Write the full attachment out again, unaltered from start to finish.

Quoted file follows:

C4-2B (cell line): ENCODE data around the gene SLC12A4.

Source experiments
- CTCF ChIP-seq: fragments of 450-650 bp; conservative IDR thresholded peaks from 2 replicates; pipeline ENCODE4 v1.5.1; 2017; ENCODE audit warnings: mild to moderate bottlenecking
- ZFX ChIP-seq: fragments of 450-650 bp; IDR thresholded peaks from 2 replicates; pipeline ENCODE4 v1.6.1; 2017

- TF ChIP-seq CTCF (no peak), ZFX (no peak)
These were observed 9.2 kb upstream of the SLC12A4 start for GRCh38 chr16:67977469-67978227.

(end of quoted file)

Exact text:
C4-2B (cell line): ENCODE data around the gene SLC12A4.

Source experiments
- CTCF ChIP-seq: fragments of 450-650 bp; conservative IDR thresholded peaks from 2 replicates; pipeline ENCODE4 v1.5.1; 2017; ENCODE audit warnings: mild to moderate bottlenecking
- ZFX ChIP-seq: fragments of 450-650 bp; IDR thresholded peaks from 2 replicates; pipeline ENCODE4 v1.6.1; 2017

- TF ChIP-seq CTCF (no peak), ZFX (no peak)
These were observed 9.2 kb upstream of the SLC12A4 start for GRCh38 chr16:67977469-67978227.